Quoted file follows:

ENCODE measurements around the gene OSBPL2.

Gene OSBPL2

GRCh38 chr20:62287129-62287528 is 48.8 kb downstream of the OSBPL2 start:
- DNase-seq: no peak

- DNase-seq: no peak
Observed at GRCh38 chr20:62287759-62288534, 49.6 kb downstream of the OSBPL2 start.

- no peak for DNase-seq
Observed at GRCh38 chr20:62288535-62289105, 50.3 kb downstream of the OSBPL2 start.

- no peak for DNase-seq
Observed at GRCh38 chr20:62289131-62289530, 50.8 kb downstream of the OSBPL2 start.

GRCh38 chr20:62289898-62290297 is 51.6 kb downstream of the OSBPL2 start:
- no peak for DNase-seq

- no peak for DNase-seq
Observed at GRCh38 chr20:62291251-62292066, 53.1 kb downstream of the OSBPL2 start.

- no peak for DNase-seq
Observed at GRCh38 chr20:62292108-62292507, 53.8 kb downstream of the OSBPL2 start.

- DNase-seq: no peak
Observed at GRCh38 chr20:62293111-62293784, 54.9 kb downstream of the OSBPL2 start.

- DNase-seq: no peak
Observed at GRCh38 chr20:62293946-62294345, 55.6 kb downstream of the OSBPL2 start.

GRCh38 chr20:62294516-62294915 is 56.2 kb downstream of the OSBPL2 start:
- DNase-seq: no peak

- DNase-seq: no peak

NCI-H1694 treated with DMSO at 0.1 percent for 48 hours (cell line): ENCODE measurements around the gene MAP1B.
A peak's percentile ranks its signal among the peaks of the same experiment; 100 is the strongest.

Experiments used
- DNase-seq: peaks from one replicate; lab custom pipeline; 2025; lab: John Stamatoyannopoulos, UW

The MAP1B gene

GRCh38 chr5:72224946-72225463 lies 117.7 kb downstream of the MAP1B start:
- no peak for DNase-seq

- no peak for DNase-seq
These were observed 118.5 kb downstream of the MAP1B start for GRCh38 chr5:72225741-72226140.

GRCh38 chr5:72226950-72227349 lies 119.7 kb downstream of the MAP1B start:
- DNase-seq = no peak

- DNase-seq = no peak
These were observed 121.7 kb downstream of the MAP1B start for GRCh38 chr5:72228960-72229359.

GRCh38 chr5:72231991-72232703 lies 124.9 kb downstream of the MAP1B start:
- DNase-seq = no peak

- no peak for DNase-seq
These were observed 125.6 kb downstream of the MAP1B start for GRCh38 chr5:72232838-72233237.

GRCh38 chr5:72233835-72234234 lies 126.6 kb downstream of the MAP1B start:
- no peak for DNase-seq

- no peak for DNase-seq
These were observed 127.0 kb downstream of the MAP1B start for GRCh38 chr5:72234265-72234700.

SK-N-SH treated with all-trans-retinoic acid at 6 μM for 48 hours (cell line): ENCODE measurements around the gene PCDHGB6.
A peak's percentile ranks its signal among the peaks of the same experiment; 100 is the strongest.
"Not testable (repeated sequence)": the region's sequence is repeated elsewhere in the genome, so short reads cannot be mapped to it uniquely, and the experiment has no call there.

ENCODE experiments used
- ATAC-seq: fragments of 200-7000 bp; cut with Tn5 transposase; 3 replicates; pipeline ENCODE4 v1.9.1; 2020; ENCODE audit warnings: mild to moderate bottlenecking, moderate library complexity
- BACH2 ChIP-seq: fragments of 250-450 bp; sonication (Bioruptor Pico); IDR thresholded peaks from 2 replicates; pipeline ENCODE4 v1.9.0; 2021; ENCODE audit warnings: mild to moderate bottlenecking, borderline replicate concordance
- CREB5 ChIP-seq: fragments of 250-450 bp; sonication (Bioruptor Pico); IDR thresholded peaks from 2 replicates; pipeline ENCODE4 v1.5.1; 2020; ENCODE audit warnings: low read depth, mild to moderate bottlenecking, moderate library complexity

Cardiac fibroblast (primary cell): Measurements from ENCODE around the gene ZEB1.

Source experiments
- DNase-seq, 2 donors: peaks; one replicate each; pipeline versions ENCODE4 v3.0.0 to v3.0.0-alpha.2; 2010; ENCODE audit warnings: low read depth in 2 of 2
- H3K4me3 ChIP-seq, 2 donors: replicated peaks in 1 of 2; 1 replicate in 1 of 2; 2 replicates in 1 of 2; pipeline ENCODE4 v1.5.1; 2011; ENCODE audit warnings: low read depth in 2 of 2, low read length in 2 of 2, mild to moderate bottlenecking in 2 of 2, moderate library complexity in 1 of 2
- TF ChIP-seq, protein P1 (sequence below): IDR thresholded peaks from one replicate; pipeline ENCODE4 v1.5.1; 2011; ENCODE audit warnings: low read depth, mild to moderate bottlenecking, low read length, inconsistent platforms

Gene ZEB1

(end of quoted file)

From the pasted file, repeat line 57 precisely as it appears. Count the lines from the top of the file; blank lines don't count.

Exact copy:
Gene ZEB1